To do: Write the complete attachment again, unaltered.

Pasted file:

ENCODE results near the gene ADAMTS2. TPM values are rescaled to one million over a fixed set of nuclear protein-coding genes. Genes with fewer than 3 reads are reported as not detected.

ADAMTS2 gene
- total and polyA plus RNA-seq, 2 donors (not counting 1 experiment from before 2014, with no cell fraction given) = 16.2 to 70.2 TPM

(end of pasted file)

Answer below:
ENCODE results near the gene ADAMTS2. TPM values are rescaled to one million over a fixed set of nuclear protein-coding genes. Genes with fewer than 3 reads are reported as not detected.

ADAMTS2 gene
- total and polyA plus RNA-seq, 2 donors (not counting 1 experiment from before 2014, with no cell fraction given) = 16.2 to 70.2 TPM